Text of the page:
What Is Law?


Law is a set of rules established and enforced by social or governmental institutions to govern behavior. It may be enacted by a group legislature, which results in statutes; by the executive, through decrees and regulations; or through judicial decisions, called case law, which is often binding on other judges in a jurisdiction. Individuals may also create legal agreements and contracts to resolve disputes, as in the case of a contract law or tort law. The precise nature of law is a subject of long-standing debate, with many different schools of thought.

The law has several purposes, which can be broadly categorized as establishing standards, maintaining order, resolving disputes and protecting liberties and rights. The effectiveness of a law depends on its ability to accomplish these goals, and some legal systems are better at doing so than others. For example, an authoritarian regime may keep the peace and maintain stability, but it can be oppressive of minorities or political opponents.

Some of the most important fields of law focus on specific issues. For example, immigration law deals with the rights of people to live in a country that is not their own and to acquire or lose citizenship, while family law addresses issues such as marriage, divorce and custody of children. Criminal law, civil procedure and evidence law each address the rules that must be followed as a case is tried in court or appealed to higher courts.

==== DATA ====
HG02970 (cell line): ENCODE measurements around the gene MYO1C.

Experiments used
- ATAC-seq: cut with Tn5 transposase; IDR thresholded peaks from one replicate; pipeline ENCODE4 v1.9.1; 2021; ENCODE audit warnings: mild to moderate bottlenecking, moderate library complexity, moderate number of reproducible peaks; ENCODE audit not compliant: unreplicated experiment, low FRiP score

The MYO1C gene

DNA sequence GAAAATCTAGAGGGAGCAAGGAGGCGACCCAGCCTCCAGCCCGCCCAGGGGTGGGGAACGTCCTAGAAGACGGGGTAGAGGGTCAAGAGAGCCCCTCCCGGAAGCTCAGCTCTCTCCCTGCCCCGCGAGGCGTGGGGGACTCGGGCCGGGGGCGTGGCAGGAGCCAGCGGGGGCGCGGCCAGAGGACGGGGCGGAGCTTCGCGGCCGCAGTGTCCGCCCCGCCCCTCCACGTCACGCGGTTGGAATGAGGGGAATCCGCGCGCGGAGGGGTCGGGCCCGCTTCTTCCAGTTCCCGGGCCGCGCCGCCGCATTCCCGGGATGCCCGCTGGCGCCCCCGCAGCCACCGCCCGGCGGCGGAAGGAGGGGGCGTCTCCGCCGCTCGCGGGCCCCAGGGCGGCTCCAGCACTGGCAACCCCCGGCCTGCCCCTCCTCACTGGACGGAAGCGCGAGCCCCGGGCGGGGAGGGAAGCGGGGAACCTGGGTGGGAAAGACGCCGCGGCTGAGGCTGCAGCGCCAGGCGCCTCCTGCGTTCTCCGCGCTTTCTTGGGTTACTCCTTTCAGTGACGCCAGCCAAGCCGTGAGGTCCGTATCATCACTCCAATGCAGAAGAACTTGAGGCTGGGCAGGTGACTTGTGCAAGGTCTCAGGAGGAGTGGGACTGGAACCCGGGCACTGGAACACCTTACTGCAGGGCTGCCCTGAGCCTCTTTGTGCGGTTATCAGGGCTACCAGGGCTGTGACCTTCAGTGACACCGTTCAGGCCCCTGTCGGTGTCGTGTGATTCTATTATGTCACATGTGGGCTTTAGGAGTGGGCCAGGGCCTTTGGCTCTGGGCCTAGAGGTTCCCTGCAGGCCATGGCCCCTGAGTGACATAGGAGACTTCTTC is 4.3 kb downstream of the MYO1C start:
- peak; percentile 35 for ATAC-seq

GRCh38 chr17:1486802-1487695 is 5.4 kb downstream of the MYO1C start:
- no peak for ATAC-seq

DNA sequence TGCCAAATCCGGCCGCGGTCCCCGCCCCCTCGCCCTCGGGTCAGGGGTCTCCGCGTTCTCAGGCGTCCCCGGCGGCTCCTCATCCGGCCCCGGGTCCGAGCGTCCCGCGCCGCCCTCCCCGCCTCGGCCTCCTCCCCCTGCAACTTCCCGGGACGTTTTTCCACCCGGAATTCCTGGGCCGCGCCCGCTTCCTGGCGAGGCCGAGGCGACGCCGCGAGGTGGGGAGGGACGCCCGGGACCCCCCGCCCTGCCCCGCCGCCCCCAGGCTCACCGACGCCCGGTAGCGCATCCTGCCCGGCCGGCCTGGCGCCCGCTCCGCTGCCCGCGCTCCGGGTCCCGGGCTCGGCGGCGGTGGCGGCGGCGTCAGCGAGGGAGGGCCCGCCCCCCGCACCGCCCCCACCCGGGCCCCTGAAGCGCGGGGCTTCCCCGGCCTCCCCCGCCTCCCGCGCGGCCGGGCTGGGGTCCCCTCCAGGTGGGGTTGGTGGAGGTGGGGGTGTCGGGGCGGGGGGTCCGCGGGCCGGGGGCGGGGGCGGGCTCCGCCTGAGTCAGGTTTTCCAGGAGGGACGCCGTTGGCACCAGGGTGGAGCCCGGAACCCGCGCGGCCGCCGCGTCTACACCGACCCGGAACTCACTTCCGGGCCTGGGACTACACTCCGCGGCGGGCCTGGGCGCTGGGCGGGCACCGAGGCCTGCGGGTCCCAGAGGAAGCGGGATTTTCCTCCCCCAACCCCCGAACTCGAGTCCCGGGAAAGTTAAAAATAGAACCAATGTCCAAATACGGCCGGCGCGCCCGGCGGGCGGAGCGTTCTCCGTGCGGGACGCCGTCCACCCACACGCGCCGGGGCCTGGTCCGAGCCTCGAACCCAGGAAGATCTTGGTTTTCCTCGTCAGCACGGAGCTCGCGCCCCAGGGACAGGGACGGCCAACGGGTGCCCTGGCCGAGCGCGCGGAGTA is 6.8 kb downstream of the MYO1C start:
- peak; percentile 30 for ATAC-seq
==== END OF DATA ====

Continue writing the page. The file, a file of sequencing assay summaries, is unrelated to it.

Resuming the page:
While these field-specific laws are essential to a functional legal system, the most basic purpose of any law is to control human conduct. This is why some legal scholars have emphasized the need to view law as an instrument of social control.

One of the most influential theories of law was developed by Roscoe Pound, who defined it as “a tool for social engineering, in which the primary goal is the satisfaction of social wants.” In this view, the function of the law is to control society by imposing socially desirable behaviours on its citizens through coercive means.

A variety of legal fields can be studied, depending on a person’s interests or career aspirations. For example, contract law deals with the standard form of a commercial transaction, while tax law is about how to legally pay taxes. Tort law provides a remedy for people who have been wronged by another party, whether it’s in an accident or by defamation of character. A law degree can lead to careers in the judiciary, government, the private sector and academia. It is important for people interested in a particular field of law to study the different approaches and arguments in order to gain a fuller understanding of what the law truly is.